22 Aug

GDPR Plugins for WordPress Continue to Be Insecure

The European Union’s General Data Protection Regulation (GDPR) is a data protection law that when it comes to WordPress websites is causing them to be less secure, not because of the law itself, but because the plugins for dealing with that haven’t been properly secured. In October of last year we noted that the plugin WP DSGVO Tools (GDPR) contained a PHP object injection vulnerability, which then remained in the plugin for two more months. The plugin was closed on the WordPress Plugin Directory today. That is one of the 1,000 most popular plugins with 40,000+ installs, so we were alerted to its closure. While we were looking in to the plugin to see if there were any serious vulnerabilities we should be warning users of the plugin that also use our service we found the possibility of one of those, though the relevant code that makes it operational looks to only be available in the commercial version of the plugin. We did confirm a less serious related vulnerability exists.

With just the vulnerability we confirmed there are multiple pretty obvious security problems, so there likely are more security issues with the plugin.

We wouldn’t recommend using this plugin or another GDPR plugins unless they have gone through a security review, mainly because of the continuing security issues with them (we will be disclosing details of vulnerabilities in other more popular ones soon), but also software that is supposed to protect data privacy should confirmed to be secured itself before being used.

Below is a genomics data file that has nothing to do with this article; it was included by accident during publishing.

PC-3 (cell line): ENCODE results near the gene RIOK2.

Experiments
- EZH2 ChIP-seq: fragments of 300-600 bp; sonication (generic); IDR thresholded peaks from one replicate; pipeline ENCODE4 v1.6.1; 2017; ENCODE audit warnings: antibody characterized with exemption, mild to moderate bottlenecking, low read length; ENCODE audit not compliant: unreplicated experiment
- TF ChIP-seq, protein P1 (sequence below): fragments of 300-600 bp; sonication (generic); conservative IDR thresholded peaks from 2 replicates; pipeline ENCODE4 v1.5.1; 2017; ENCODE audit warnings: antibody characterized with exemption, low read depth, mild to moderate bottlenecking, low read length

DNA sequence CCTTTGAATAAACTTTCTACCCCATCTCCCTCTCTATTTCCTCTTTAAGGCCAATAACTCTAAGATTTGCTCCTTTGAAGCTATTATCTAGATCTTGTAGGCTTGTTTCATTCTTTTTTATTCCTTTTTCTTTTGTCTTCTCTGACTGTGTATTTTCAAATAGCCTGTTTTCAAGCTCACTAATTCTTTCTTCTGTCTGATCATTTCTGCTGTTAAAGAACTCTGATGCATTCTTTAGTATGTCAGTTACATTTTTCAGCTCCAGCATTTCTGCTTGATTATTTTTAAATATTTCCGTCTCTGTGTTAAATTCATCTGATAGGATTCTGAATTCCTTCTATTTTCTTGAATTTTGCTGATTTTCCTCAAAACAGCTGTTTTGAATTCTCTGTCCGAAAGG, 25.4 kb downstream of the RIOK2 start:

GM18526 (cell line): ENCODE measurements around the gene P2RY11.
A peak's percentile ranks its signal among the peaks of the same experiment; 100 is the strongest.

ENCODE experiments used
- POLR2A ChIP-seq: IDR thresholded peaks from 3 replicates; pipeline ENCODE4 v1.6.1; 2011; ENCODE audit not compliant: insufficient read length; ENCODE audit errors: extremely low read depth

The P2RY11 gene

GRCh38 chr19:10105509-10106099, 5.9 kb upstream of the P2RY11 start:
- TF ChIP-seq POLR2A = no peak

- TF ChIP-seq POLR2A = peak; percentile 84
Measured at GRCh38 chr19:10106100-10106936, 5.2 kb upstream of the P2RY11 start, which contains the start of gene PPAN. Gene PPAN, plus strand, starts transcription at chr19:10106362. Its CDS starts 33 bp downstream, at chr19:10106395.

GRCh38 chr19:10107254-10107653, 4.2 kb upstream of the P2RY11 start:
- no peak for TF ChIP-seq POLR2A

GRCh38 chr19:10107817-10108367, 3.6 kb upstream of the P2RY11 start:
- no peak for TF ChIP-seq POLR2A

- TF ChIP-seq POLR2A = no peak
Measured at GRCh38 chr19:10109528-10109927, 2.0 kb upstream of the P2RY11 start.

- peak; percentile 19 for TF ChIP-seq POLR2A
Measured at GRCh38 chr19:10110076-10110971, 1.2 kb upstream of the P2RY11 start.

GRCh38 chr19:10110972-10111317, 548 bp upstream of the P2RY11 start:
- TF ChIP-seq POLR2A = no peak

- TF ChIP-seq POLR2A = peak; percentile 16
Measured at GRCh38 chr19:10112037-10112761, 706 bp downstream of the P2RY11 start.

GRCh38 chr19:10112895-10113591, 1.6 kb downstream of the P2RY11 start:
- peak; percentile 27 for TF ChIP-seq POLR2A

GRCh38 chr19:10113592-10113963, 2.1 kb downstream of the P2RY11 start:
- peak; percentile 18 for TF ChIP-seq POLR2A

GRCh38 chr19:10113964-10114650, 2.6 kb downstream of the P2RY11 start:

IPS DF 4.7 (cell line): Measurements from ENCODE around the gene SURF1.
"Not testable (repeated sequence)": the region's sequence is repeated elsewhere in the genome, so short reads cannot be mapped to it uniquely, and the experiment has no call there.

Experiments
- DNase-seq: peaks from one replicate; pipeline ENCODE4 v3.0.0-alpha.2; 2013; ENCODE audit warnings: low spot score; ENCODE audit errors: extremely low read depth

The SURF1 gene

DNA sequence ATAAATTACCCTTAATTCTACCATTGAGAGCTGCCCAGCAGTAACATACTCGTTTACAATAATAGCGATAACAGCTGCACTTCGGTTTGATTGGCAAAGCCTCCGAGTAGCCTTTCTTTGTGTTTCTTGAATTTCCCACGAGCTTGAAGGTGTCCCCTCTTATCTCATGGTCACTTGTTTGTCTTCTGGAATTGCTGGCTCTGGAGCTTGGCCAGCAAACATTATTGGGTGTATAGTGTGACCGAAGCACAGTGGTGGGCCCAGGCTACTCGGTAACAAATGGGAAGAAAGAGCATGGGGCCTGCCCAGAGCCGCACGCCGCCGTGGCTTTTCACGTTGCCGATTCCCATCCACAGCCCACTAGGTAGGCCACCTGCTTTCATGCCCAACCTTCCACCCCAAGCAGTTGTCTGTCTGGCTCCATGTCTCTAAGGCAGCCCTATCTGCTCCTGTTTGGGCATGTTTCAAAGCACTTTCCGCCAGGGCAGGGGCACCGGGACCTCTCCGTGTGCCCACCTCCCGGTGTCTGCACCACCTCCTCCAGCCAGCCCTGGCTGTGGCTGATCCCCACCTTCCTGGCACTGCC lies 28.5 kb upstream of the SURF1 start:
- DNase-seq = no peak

Details

In the file /admin/tabs/common-settings/class-sp-dsgvo-common-settings-action.php the plugin calls the listen() function from the class SPDSGVOCommonSettingsAction:

43
SPDSGVOCommonSettingsAction::listen();

That registers the run() function from the file to be accessible through WordPress’ AJAX functionality:

66
67
68
69
70
71
72
73
74
public static function listen($public = TRUE){
	$actionName = self::getActionName();
	$className = self::getClassName();
	add_action("wp_ajax_{$actionName}", array($className, 'boot'));
 
	if($public){
		add_action("wp_ajax_nopriv_{$actionName}", array($className, 'boot'));
	}
}

Inexplicably that is done in a way that makes that function accessible to those not logged in to WordPress. That is in explicable because the first thing the function does is to restrict access to those logged in to WordPress as an Administrator:

8
9
10
11
12
protected function run()
{
	$this->requireAdmin();
 
	SPDSGVOSettings::set('admin_email', $this->get('admin_email', ''));
98
99
100
101
102
103
public function requireAdmin(){
	if(!current_user_can('administrator')){
		echo '0';
		die;
	}
}

What is missing there is a check for a valid nonce, which is used to prevent cross-site request forgery (CSRF). So an attacker could cause a logged in Administrator to change the settings without intending it.

The plugin does have a CSRF check function, though it doesn’t involve the WordPress functions that should be used for that:

105
106
107
108
109
110
111
112
113
114
115
116
117
118
119
120
121
122
123
124
125
public function checkCSRF(){
	if(!$this->has('CSRF')){
		echo '1. CSRF ERROR';
		die;
	}
 
	if(!$this->user instanceof WP_User){
		echo '2. CSRF ERROR';
		die;
	}
 
	if($this->get('CSRF', '') !== get_user_meta($this->user->ID, 'sp_dsgvo_CSRF_token', TRUE)){